Maui Ocean Center Series Dive Below The Surface

Traveling exhibits and monthly Sea Talks look deep

By: Dawna Robertson

With an ocean of opportunities, the Maui Ocean Center always finds new ways to share the sea with its visitors. Throughout the month of February, the center is hosting the traveling exhibit, “Archipelago: Portraits of Life in the World’s Most Remote Island Sanctuary.”

This “on the move” venue features dramatic photography of the Northwestern Hawaiian Islands as captured by renowned artists Susan Middleton and David Liittschwager. The award-winning team has been photographing endangered animals and plants around the country since 1986.

“Maui Ocean Center is an ideal venue to display ‘Archipelago’,” explained Kate Zolezzi, the aquarium’s general manager. “The powerful and dramatic photographs are a perfect complement to our colorful and lively exhibits, and we all strive for the same outcome to display Hawaii’s natural beauty in a meaningful way, as to convey the fragility, uniqueness and ultimate importance of these Islands.”

Most recently, Middleton and Liittschwager turned their collective cameras on the flora and fauna of the vast, remote region stretching some 1,200 miles northwest of Kauai. The “Archipelago” exhibit results from two years of arduous effort trekking to the region aboard research vessels. Photographs will be displayed alongside various center exhibits.

“Archipelago” includes rich portraits of marine and terrestrial flora and fauna, landscapes and seascapes, and interpretive imagery and information expressing the biological exuberance of the Northwestern Hawaiian Islands. These photographs are also featured in the duo’s new book, Archipelago, published by National Geographic.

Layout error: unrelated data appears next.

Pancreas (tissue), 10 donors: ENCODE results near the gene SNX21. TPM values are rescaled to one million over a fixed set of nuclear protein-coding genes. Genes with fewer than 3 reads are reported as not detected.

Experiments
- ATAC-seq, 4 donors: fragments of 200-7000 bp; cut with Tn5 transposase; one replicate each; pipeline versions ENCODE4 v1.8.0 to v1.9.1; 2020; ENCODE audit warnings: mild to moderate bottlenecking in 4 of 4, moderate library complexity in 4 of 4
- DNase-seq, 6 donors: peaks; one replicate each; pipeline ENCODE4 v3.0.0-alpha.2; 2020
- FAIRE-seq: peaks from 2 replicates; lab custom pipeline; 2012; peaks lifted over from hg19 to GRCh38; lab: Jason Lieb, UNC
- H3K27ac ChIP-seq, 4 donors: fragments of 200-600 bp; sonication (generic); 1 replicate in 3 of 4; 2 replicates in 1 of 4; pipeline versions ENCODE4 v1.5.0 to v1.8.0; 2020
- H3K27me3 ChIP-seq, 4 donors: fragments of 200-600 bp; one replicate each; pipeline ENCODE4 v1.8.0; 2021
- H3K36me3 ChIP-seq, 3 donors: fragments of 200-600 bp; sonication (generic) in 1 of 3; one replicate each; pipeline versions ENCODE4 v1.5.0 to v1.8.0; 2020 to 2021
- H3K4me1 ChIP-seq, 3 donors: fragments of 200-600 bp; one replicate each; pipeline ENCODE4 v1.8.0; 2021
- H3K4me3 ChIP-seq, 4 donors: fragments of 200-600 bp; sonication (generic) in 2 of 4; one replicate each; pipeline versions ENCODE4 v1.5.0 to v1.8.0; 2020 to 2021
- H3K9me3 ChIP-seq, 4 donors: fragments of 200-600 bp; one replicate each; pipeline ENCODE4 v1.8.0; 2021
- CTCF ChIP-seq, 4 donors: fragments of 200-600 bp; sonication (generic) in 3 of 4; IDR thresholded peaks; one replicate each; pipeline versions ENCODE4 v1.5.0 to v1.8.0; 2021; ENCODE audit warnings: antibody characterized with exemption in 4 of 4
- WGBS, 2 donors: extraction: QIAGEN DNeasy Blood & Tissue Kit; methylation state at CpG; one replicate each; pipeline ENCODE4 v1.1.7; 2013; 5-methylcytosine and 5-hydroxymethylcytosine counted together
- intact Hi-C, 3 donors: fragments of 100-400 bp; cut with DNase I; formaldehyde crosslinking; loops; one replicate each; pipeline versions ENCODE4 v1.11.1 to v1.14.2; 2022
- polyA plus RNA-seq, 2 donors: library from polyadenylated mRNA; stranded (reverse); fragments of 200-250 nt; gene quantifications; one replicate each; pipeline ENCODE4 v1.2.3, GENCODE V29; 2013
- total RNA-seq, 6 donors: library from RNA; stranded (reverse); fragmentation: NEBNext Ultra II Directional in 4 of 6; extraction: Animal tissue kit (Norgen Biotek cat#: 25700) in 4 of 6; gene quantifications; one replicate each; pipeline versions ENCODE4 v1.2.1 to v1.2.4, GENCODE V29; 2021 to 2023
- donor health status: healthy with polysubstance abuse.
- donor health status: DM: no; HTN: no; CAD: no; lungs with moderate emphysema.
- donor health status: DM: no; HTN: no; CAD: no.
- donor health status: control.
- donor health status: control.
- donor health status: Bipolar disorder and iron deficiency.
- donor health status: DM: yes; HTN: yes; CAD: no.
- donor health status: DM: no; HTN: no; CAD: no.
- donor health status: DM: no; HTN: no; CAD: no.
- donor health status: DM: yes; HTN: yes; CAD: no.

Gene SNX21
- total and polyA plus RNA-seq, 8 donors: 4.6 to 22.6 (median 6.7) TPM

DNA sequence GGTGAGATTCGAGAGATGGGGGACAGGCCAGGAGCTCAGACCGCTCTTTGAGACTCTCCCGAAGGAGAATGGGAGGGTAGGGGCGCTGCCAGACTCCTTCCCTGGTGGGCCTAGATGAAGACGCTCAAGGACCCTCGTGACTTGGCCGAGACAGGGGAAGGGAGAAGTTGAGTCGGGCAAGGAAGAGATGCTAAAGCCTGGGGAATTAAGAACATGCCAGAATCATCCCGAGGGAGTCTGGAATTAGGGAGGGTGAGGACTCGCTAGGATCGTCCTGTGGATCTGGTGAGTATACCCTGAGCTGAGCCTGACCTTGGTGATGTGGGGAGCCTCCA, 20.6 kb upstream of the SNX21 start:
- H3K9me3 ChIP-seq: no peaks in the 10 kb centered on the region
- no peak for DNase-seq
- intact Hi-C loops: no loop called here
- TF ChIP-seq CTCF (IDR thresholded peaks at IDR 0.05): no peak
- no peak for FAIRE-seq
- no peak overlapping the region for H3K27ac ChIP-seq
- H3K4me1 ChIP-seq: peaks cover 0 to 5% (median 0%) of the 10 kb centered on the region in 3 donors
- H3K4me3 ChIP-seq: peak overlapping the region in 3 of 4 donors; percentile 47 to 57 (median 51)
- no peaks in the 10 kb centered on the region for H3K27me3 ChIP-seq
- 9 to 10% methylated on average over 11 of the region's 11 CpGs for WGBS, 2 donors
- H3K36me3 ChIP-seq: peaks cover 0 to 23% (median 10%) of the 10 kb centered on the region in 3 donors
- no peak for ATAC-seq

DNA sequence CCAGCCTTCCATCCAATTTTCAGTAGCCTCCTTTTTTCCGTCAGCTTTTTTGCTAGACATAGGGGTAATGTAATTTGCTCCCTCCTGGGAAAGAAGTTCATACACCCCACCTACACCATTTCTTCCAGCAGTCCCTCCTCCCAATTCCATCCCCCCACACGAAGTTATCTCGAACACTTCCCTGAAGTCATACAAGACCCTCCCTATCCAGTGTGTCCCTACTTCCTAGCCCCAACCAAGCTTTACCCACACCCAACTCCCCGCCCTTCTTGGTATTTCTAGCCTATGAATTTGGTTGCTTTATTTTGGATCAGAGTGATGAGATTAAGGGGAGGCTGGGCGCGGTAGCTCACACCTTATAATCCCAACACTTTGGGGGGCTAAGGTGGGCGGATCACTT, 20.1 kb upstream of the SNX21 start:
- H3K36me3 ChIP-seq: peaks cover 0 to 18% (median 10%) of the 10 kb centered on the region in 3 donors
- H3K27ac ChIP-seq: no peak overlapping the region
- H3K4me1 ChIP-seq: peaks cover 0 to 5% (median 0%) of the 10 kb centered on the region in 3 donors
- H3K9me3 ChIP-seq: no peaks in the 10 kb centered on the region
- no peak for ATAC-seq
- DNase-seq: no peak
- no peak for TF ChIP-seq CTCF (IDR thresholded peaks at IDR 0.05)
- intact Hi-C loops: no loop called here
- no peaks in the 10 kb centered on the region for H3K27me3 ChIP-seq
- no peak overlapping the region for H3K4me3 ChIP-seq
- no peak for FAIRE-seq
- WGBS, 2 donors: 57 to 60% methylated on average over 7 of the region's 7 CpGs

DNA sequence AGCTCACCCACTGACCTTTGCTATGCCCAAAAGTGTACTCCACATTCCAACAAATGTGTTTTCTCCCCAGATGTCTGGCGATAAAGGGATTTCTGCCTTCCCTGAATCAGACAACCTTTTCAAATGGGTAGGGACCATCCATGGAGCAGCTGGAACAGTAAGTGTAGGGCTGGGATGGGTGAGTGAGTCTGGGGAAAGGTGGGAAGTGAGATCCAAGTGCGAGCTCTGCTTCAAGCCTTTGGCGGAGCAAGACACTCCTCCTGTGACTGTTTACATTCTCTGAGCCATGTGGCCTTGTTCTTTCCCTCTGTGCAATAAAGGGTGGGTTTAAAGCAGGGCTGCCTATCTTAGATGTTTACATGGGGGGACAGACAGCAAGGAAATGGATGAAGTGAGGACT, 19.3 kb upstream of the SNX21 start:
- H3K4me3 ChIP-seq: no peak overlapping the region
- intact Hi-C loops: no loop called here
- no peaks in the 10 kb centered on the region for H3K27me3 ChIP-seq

Zolezzi added, “‘Archipelago’ gives Maui visitors and residents a rare chance to experience the hidden beauty and spectacular ecological richness of a world that normally is veiled from the public eye.”

Sea Talk Sees Future

Maui Ocean Center’s free monthly Sea Talk Series will continue on Tuesday, February 21 at 6 pm with “Marine Mammal Stranding Considerations.” The revealing program will be presented by David Schofield, marine mammal response network coordinator of the National Marine Fisheries Service.

Focusing on 15-plus years of such situations, Schofield will discuss the numerous challenges faced when marine mammals are stranded including public safety, the health and well-being of the animal, and the circumstances surrounding the stranding event. Topics will cover stranding causes, rescue to release and the difficult decision-making processes of these situations.

The mission of the Maui Ocean Center is to foster understanding, wonder and respect for Hawaii’s marine life. This state-of-the-art facility was named “Hawaii’s Top Attraction” by the Zagat Survey US Family Travel Guide. Hours are from 9 a.m.-5 p.m. daily, and from 9 a.m.-6 p.m. in July and August.